FML this just shows the level of education accepted in this country. As a geology student I find this article a joke.

    —Firstly saying that this is new evidence… fail

    —“use a compass to prove” – every scientist knows you cannot prove anything, only disproving is accepted

    —couldn’t they find more advanced technology than a compass?

    —“A compass needle always points to magnetic north” – then why was it pointing at the phenomenon?!

    —There is enough iron containing minerals in some rocks that even felt fires can cause this phenomenon discussed above

    —As mentioned above, basalt contains iron, this means that oxidation will cause rapid weathering,the mountains were never stable and lightning wasnt the reason

    —As mentioned above, the rock is partially melted, two things, when it solidifies it should theoretically be stronger and partially means that there were still magnetic traces left from the old days. This implies that the old magnetic signature is still available

    —Any geologist can tell you not to base evidence on rocks on the surface, they are affected by conditions too much, so nobody would just measure the magnetic signature on the surface if they actually wanted to prove something.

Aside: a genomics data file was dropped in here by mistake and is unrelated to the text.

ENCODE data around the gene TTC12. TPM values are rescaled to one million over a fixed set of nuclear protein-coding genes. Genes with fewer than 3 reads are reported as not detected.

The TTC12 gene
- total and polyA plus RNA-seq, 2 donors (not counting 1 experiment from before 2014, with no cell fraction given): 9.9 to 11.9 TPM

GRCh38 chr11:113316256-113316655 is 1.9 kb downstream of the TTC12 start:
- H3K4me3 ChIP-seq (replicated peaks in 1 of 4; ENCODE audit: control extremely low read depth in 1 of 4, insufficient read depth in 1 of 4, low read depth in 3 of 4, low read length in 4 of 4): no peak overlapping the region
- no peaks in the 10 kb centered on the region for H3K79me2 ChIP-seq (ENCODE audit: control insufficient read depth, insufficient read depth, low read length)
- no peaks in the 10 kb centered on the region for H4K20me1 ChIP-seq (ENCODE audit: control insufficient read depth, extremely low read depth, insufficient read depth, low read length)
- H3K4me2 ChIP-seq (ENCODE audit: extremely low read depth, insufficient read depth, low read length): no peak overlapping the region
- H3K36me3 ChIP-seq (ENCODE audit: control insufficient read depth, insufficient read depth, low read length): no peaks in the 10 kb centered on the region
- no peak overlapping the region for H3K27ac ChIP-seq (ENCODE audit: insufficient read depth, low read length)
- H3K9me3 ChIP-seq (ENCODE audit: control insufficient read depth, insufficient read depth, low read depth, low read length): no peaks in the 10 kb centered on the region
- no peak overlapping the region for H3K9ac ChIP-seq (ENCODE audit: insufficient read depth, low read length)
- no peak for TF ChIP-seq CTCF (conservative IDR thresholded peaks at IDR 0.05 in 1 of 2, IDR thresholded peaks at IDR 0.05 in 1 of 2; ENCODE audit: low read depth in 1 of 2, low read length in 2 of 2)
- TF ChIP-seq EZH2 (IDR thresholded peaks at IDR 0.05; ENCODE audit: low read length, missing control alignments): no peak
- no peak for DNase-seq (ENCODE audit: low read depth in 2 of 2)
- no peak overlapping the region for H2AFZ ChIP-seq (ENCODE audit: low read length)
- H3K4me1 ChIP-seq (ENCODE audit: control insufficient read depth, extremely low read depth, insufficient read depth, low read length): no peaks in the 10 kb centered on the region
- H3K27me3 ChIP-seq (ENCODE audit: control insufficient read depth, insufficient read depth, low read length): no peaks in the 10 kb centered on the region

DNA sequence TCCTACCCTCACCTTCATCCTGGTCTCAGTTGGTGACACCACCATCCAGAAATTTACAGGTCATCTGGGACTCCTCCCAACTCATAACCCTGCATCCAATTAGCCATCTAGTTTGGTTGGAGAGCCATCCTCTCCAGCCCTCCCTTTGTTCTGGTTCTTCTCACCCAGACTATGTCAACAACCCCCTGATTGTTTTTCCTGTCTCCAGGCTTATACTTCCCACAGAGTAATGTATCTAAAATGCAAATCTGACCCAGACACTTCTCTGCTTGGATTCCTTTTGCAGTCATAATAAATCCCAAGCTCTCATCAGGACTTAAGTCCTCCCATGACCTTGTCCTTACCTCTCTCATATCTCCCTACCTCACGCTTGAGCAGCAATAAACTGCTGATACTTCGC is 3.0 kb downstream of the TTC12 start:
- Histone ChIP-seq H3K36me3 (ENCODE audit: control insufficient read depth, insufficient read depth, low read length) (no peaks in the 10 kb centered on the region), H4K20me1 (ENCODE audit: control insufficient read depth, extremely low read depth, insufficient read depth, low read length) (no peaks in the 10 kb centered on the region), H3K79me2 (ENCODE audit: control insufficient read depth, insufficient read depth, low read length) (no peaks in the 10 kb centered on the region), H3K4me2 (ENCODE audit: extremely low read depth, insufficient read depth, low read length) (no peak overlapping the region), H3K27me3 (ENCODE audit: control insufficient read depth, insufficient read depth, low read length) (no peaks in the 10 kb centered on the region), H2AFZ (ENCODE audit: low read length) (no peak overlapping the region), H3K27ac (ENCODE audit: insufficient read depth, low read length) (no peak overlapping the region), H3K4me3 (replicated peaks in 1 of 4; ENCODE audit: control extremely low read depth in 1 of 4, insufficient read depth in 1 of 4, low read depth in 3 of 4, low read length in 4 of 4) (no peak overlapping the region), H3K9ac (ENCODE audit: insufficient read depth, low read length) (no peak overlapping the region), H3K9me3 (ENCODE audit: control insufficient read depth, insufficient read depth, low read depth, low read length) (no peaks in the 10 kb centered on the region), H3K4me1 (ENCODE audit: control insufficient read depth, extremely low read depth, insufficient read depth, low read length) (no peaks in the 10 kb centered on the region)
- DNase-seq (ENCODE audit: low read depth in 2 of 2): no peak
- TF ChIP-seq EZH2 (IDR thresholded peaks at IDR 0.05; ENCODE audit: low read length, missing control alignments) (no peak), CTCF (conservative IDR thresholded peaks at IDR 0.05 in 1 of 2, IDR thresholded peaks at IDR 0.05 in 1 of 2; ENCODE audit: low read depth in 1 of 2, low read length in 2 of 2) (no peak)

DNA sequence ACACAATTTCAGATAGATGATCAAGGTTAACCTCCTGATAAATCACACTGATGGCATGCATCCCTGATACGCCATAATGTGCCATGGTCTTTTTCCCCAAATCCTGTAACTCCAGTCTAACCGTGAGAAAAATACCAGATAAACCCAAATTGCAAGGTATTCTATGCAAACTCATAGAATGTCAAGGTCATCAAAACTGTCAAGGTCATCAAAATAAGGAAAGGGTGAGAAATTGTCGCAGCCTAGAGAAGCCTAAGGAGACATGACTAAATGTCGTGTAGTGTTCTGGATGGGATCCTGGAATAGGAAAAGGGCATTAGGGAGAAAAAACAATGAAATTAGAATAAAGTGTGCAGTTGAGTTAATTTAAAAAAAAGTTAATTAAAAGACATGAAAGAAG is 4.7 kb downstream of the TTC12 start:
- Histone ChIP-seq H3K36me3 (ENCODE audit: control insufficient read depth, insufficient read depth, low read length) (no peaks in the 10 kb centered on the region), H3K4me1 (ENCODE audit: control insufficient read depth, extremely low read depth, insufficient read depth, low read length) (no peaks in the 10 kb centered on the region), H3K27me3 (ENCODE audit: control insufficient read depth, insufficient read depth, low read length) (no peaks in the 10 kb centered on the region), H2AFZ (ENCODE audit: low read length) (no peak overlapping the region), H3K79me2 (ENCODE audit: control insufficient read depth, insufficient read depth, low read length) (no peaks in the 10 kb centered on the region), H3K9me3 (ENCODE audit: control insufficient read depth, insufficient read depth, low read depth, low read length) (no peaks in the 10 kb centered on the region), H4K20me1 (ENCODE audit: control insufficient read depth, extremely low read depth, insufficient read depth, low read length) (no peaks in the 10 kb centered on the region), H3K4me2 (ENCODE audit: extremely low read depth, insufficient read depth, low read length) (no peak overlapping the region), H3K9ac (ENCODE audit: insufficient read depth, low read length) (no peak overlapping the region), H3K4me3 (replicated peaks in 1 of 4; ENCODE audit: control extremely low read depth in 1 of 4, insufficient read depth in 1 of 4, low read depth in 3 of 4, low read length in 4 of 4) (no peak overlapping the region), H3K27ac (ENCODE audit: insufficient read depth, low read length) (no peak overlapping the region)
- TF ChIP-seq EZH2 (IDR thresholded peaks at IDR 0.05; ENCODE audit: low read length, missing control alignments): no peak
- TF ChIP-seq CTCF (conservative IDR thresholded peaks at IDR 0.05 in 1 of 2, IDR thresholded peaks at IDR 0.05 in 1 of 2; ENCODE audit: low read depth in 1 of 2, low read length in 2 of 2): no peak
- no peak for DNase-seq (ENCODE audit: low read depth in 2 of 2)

“The researchers challenge the assumption that mountains are passive and that change occurs very slowly over long periods of time.”
    Studying the vegetation on the mountain would provide more evidence to support this argument as some magnetic rocks aren’t going to affect the weathering as drastically as made to be. Let alone the rocks that would form after partial melting would most likely “out live” any of the rocks around it as it now contains concentrated iron.

    I dont even see how their evidence supports their conclusion: “Mountains not stable”?!

    Geological time vs. Human time
    (a continent colliding into another continent vs one factor of weathering)


    “The research was published in the Geomorphology journal and may hold important clues for the people living in the valleys below mountain ranges.” What clues? TELL ME

    THINK I’M TROLLING? read the source, now that’s a laugh


  2. Hendrik Oct 15, 2013 at 9:45 pm #